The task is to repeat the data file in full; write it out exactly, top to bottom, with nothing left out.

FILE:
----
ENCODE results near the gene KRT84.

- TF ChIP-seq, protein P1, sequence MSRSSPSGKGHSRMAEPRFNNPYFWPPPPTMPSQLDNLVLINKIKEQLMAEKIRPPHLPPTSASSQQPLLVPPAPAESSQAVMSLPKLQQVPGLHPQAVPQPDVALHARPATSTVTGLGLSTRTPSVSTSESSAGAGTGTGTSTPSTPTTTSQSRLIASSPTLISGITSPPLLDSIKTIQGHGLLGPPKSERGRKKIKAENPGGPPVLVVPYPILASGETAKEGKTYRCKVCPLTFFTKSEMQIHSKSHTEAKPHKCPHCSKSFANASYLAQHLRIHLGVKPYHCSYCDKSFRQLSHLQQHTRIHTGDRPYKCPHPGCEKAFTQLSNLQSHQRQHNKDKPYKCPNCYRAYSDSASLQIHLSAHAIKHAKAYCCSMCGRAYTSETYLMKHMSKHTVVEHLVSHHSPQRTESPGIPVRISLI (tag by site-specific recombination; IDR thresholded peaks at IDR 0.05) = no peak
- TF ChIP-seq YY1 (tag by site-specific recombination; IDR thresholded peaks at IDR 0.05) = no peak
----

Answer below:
ENCODE results near the gene KRT84.

- TF ChIP-seq, protein P1, sequence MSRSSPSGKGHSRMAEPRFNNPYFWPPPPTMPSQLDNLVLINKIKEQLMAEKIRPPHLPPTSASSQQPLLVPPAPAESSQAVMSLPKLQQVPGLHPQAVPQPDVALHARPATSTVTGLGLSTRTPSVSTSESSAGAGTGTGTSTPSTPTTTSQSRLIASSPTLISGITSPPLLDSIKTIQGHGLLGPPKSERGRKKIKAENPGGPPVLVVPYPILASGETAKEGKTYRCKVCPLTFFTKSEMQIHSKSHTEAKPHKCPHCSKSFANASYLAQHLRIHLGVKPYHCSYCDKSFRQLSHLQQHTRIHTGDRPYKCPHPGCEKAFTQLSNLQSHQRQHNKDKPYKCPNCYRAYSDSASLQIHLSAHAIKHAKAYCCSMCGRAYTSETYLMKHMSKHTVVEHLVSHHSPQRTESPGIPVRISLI (tag by site-specific recombination; IDR thresholded peaks at IDR 0.05) = no peak
- TF ChIP-seq YY1 (tag by site-specific recombination; IDR thresholded peaks at IDR 0.05) = no peak